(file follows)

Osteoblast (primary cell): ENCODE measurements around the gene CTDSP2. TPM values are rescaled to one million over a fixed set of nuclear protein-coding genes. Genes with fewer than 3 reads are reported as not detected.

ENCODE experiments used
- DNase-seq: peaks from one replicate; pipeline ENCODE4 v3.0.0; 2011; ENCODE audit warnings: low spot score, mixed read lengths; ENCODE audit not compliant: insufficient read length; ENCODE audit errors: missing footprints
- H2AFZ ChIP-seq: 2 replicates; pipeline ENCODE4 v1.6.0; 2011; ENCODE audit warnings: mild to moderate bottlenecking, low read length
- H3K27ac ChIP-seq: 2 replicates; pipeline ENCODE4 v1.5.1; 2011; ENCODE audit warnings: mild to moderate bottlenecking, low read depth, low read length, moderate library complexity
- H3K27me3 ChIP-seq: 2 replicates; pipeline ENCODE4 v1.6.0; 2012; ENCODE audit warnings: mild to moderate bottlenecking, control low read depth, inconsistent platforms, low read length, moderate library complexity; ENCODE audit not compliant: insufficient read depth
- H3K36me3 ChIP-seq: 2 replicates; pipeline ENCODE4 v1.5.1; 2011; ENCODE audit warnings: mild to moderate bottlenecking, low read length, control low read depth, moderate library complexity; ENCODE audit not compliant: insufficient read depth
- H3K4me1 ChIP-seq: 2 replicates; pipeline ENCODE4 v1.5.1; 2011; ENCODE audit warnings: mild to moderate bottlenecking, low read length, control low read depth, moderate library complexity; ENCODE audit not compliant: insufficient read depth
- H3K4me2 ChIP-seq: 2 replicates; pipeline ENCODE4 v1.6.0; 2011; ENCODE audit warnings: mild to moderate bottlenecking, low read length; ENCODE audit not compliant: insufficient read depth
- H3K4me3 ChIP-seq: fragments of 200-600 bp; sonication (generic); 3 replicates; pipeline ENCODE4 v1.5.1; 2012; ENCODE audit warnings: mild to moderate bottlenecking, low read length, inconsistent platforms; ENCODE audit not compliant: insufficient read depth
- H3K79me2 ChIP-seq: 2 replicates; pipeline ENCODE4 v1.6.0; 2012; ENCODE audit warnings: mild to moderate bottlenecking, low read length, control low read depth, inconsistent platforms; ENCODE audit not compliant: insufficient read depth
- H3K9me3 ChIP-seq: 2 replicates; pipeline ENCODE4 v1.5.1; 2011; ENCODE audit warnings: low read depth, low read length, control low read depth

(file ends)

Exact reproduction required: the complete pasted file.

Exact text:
Osteoblast (primary cell): ENCODE measurements around the gene CTDSP2. TPM values are rescaled to one million over a fixed set of nuclear protein-coding genes. Genes with fewer than 3 reads are reported as not detected.

ENCODE experiments used
- DNase-seq: peaks from one replicate; pipeline ENCODE4 v3.0.0; 2011; ENCODE audit warnings: low spot score, mixed read lengths; ENCODE audit not compliant: insufficient read length; ENCODE audit errors: missing footprints
- H2AFZ ChIP-seq: 2 replicates; pipeline ENCODE4 v1.6.0; 2011; ENCODE audit warnings: mild to moderate bottlenecking, low read length
- H3K27ac ChIP-seq: 2 replicates; pipeline ENCODE4 v1.5.1; 2011; ENCODE audit warnings: mild to moderate bottlenecking, low read depth, low read length, moderate library complexity
- H3K27me3 ChIP-seq: 2 replicates; pipeline ENCODE4 v1.6.0; 2012; ENCODE audit warnings: mild to moderate bottlenecking, control low read depth, inconsistent platforms, low read length, moderate library complexity; ENCODE audit not compliant: insufficient read depth
- H3K36me3 ChIP-seq: 2 replicates; pipeline ENCODE4 v1.5.1; 2011; ENCODE audit warnings: mild to moderate bottlenecking, low read length, control low read depth, moderate library complexity; ENCODE audit not compliant: insufficient read depth
- H3K4me1 ChIP-seq: 2 replicates; pipeline ENCODE4 v1.5.1; 2011; ENCODE audit warnings: mild to moderate bottlenecking, low read length, control low read depth, moderate library complexity; ENCODE audit not compliant: insufficient read depth
- H3K4me2 ChIP-seq: 2 replicates; pipeline ENCODE4 v1.6.0; 2011; ENCODE audit warnings: mild to moderate bottlenecking, low read length; ENCODE audit not compliant: insufficient read depth
- H3K4me3 ChIP-seq: fragments of 200-600 bp; sonication (generic); 3 replicates; pipeline ENCODE4 v1.5.1; 2012; ENCODE audit warnings: mild to moderate bottlenecking, low read length, inconsistent platforms; ENCODE audit not compliant: insufficient read depth
- H3K79me2 ChIP-seq: 2 replicates; pipeline ENCODE4 v1.6.0; 2012; ENCODE audit warnings: mild to moderate bottlenecking, low read length, control low read depth, inconsistent platforms; ENCODE audit not compliant: insufficient read depth
- H3K9me3 ChIP-seq: 2 replicates; pipeline ENCODE4 v1.5.1; 2011; ENCODE audit warnings: low read depth, low read length, control low read depth